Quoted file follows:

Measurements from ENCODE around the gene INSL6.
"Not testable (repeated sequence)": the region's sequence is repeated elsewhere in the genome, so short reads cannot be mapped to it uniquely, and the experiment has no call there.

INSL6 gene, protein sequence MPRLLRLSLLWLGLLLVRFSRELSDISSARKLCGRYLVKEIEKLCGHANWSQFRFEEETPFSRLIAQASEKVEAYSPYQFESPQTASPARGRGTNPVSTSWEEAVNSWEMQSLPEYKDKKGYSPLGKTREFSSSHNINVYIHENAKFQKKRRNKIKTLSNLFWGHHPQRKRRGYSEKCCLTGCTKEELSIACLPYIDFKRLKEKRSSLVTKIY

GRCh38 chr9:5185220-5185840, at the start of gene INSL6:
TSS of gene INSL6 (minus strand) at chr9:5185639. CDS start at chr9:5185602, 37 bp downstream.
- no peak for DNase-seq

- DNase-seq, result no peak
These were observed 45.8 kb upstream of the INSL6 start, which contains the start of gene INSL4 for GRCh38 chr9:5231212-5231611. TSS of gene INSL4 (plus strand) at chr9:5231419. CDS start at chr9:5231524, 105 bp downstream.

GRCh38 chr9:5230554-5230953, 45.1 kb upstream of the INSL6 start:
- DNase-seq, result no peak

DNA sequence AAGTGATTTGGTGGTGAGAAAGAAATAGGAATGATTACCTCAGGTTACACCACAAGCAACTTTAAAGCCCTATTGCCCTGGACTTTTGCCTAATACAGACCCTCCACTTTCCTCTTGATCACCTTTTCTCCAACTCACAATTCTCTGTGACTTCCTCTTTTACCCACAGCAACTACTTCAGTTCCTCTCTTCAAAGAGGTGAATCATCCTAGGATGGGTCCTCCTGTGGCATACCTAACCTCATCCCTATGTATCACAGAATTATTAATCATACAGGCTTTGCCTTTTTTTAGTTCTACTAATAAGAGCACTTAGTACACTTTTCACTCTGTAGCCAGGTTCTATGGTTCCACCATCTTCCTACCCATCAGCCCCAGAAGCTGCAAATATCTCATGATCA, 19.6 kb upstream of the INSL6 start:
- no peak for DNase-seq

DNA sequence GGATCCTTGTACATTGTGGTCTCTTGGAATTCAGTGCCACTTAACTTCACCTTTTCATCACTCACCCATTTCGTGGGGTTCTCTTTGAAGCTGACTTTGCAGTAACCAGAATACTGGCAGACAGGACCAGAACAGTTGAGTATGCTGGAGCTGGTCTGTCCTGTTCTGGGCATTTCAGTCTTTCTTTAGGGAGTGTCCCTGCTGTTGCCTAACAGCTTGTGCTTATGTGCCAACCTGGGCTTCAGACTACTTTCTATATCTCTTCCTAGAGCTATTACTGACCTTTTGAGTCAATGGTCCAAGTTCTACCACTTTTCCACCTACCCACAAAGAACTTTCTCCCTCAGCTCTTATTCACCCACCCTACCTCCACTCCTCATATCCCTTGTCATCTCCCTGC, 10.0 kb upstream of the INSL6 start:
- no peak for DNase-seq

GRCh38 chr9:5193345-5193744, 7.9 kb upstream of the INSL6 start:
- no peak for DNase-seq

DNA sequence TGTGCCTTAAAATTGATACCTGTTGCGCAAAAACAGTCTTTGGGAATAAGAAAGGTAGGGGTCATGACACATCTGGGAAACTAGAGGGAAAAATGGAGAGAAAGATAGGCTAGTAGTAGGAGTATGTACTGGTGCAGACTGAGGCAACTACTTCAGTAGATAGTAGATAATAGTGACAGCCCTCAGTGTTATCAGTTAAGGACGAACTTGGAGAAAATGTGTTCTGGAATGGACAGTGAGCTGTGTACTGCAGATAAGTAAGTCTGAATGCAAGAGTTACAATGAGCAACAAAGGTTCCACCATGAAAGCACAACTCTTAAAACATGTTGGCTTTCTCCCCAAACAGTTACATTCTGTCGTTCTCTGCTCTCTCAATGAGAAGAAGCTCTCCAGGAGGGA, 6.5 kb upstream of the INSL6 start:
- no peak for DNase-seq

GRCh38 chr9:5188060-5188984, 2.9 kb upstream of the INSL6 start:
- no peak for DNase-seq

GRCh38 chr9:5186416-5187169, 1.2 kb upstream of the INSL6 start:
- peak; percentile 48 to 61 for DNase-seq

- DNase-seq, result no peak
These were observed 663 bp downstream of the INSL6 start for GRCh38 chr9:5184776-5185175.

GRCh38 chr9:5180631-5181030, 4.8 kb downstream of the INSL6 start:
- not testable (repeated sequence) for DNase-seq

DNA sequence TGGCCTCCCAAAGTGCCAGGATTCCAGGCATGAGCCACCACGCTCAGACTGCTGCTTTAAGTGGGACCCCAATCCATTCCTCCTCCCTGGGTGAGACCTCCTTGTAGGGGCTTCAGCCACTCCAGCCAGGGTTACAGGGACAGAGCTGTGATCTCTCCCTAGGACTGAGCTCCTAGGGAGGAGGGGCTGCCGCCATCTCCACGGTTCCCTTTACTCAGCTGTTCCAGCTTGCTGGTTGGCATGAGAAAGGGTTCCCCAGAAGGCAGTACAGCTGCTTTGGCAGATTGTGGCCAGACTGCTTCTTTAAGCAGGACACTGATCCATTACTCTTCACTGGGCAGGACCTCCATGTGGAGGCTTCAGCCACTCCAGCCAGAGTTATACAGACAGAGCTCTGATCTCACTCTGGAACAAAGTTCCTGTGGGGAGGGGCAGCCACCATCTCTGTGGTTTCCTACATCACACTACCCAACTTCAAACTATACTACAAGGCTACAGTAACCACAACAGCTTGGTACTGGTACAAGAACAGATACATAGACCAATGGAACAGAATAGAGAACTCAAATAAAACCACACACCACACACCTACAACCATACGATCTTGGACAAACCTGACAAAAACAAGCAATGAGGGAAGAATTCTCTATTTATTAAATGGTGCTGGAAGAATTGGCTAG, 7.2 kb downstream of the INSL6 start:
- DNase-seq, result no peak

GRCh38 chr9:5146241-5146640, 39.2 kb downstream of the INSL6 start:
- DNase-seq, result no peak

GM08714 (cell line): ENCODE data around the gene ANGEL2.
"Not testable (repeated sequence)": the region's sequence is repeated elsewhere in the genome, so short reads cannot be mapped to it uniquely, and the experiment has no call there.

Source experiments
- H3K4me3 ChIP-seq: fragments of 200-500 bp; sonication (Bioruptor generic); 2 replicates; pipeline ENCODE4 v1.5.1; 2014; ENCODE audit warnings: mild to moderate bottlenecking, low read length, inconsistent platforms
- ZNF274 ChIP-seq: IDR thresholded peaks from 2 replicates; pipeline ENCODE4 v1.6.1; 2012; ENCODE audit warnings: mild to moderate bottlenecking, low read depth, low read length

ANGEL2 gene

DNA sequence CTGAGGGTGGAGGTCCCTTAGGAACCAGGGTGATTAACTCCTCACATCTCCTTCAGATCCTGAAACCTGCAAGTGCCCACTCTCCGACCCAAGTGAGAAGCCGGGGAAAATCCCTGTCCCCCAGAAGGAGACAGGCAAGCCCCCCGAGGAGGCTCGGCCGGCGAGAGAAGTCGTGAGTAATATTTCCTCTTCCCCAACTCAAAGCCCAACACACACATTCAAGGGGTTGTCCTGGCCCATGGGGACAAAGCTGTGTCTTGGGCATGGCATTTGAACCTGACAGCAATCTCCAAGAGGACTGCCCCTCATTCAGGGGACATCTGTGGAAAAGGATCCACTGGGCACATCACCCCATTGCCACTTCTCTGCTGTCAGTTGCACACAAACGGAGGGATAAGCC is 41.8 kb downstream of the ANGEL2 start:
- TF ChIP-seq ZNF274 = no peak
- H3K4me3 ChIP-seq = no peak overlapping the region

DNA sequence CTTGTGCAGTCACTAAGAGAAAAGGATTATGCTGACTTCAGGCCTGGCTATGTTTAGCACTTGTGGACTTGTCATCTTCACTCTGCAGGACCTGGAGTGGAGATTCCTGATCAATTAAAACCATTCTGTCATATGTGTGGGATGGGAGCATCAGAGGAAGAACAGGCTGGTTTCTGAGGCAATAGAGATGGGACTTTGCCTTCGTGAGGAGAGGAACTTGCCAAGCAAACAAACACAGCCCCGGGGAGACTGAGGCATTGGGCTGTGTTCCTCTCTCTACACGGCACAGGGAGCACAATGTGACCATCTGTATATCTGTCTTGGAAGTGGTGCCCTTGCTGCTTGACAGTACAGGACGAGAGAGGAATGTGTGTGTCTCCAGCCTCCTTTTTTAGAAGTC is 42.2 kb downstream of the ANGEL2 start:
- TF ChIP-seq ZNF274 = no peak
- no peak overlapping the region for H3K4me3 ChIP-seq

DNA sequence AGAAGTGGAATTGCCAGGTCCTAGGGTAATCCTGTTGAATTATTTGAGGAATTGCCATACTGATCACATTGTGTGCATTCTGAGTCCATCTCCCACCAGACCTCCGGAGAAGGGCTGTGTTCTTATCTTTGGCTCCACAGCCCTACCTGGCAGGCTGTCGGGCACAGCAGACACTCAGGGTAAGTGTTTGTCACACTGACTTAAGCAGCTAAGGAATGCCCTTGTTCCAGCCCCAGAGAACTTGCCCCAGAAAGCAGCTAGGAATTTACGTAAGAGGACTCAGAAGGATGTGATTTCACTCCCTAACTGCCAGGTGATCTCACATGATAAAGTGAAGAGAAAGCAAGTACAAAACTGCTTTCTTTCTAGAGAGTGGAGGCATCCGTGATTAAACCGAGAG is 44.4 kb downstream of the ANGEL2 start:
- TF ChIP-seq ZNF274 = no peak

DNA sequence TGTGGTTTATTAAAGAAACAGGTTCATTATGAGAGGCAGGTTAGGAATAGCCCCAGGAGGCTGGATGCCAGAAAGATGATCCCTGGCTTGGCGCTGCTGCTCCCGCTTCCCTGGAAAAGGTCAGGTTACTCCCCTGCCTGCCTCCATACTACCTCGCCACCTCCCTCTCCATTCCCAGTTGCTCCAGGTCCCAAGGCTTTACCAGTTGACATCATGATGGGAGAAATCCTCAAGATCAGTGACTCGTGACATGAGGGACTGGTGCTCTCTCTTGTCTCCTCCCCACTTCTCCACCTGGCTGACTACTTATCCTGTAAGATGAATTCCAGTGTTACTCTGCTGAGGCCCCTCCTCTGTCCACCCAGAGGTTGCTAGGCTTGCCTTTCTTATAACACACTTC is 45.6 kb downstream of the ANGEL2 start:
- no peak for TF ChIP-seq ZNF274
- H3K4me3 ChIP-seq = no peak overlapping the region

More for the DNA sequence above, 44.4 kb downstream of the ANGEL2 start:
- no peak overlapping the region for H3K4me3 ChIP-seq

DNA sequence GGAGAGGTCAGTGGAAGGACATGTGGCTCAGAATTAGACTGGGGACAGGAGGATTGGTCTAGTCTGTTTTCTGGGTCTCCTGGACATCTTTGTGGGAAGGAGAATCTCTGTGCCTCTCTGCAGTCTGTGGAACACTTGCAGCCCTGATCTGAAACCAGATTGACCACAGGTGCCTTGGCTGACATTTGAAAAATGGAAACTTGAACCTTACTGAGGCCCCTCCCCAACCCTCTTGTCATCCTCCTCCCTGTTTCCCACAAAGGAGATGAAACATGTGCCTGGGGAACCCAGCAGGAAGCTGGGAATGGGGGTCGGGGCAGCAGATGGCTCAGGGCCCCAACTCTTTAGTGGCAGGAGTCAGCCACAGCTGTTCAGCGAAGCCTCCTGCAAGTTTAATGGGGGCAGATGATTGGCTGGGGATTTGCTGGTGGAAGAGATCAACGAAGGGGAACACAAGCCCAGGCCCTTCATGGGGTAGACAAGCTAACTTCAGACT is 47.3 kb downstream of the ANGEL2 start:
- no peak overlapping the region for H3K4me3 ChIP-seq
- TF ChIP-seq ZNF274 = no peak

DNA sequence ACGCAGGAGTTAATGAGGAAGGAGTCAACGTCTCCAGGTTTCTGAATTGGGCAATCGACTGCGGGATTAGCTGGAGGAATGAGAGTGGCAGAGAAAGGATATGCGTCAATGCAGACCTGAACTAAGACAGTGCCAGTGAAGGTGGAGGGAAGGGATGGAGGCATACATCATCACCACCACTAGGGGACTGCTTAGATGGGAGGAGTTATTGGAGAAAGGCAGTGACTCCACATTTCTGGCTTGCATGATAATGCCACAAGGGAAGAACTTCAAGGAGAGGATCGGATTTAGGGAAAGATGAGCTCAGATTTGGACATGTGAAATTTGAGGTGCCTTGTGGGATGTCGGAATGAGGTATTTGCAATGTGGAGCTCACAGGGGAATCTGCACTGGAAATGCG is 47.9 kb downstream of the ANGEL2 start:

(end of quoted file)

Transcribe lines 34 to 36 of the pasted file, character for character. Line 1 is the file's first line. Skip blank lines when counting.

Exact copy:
- H3K4me3 ChIP-seq: fragments of 200-500 bp; sonication (Bioruptor generic); 2 replicates; pipeline ENCODE4 v1.5.1; 2014; ENCODE audit warnings: mild to moderate bottlenecking, low read length, inconsistent platforms
- ZNF274 ChIP-seq: IDR thresholded peaks from 2 replicates; pipeline ENCODE4 v1.6.1; 2012; ENCODE audit warnings: mild to moderate bottlenecking, low read depth, low read length

ANGEL2 gene